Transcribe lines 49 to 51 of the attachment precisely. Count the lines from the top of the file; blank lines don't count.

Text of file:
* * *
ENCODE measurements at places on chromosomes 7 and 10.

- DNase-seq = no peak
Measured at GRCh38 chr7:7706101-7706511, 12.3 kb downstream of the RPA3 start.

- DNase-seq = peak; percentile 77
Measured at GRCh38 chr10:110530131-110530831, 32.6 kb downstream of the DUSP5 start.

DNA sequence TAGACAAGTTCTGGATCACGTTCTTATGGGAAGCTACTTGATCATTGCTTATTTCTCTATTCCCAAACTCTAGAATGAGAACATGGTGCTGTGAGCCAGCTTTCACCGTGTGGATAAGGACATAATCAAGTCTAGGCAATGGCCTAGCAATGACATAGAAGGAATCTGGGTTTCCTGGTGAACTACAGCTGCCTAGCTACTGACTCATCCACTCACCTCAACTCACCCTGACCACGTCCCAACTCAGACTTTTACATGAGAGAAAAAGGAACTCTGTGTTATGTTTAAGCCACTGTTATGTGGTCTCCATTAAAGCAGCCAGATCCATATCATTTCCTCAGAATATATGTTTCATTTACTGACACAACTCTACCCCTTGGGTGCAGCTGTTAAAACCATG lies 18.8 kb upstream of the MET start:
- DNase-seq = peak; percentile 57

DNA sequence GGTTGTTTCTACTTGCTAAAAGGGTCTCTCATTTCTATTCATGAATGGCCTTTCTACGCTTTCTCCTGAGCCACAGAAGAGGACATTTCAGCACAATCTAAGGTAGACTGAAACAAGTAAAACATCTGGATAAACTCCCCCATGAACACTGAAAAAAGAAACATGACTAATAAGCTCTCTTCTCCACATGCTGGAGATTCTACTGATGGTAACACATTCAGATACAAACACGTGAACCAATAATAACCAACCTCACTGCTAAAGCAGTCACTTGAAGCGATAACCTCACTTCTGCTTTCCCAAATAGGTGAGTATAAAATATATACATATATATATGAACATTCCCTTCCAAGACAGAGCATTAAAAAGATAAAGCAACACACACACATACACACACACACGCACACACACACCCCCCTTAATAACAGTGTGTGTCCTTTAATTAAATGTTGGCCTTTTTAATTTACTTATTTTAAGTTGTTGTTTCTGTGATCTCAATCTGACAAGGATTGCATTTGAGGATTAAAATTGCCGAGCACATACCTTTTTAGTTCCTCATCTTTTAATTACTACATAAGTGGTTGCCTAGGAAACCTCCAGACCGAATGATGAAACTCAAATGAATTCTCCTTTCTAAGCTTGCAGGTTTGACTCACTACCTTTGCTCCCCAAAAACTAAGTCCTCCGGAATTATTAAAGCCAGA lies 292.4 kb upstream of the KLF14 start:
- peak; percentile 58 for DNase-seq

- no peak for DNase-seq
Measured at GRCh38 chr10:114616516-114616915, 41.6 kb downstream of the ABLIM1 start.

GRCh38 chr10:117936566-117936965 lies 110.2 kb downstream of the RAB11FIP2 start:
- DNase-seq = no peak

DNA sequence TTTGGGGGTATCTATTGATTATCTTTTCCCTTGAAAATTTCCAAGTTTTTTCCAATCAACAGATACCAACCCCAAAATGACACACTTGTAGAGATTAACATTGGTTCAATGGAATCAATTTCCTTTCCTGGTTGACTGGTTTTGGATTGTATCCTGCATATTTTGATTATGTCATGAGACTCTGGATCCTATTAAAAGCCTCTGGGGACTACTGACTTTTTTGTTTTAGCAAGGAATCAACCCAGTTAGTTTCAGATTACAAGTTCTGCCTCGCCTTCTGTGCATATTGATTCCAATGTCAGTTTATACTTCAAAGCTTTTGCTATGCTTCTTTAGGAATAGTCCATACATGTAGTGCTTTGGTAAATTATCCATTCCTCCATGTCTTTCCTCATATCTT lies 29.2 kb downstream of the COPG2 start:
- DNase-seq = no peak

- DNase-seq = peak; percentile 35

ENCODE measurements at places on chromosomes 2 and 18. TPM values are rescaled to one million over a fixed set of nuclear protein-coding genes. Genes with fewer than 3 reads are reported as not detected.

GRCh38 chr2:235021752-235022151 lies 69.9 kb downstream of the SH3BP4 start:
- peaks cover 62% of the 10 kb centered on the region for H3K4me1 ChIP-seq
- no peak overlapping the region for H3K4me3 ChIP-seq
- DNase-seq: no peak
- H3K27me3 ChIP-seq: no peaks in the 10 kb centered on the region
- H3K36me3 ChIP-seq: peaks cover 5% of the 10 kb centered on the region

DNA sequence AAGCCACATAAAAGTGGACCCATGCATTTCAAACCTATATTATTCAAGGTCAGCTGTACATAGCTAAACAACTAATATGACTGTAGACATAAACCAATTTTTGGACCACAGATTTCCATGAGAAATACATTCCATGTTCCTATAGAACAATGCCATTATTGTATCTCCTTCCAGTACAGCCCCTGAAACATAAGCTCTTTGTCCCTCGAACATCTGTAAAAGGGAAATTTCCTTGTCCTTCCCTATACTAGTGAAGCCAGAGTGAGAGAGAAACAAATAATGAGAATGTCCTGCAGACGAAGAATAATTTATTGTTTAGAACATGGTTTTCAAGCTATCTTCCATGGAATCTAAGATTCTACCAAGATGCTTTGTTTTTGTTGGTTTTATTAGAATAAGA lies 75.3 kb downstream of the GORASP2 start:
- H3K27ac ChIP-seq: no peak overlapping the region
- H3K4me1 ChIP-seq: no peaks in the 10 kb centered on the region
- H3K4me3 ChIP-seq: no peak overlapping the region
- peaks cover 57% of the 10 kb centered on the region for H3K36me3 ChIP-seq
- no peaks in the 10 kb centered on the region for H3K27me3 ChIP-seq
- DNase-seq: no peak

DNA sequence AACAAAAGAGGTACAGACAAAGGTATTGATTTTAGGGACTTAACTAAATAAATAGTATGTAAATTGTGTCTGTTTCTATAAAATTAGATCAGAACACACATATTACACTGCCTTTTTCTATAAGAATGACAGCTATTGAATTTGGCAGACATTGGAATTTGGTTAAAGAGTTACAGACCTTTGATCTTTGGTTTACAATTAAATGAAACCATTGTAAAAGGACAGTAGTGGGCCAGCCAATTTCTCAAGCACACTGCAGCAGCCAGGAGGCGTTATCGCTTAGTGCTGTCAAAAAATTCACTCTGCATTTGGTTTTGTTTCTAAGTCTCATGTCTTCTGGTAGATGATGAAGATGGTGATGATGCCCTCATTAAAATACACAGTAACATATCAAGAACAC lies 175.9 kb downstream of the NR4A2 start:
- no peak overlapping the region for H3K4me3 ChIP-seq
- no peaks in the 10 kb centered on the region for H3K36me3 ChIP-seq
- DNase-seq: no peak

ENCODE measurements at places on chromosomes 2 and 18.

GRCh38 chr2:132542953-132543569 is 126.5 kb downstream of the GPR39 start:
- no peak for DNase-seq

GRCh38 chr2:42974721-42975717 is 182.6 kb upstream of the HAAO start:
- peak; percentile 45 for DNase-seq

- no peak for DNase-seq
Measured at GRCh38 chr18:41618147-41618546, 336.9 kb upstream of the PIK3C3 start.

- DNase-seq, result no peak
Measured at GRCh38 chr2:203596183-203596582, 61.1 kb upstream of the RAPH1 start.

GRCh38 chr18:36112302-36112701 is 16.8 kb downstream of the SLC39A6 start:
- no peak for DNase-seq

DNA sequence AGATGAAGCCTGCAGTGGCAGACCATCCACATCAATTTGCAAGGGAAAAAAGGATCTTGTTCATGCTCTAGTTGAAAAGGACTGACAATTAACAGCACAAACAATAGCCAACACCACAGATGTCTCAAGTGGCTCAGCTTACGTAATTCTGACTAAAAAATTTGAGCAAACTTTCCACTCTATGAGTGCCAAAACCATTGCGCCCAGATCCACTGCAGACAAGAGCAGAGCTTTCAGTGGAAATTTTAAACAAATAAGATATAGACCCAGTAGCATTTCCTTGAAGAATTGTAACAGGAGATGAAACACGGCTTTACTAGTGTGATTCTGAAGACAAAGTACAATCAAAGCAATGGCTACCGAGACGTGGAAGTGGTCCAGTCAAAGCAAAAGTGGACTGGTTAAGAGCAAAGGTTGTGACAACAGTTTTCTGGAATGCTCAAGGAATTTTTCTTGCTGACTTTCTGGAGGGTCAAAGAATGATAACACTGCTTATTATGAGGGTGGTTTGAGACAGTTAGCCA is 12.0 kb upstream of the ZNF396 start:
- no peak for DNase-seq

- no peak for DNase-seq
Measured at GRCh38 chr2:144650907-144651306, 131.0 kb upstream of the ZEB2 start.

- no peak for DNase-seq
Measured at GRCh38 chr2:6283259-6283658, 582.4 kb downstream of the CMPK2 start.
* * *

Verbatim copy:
Measured at GRCh38 chr2:144650907-144651306, 131.0 kb upstream of the ZEB2 start.

- no peak for DNase-seq
Measured at GRCh38 chr2:6283259-6283658, 582.4 kb downstream of the CMPK2 start.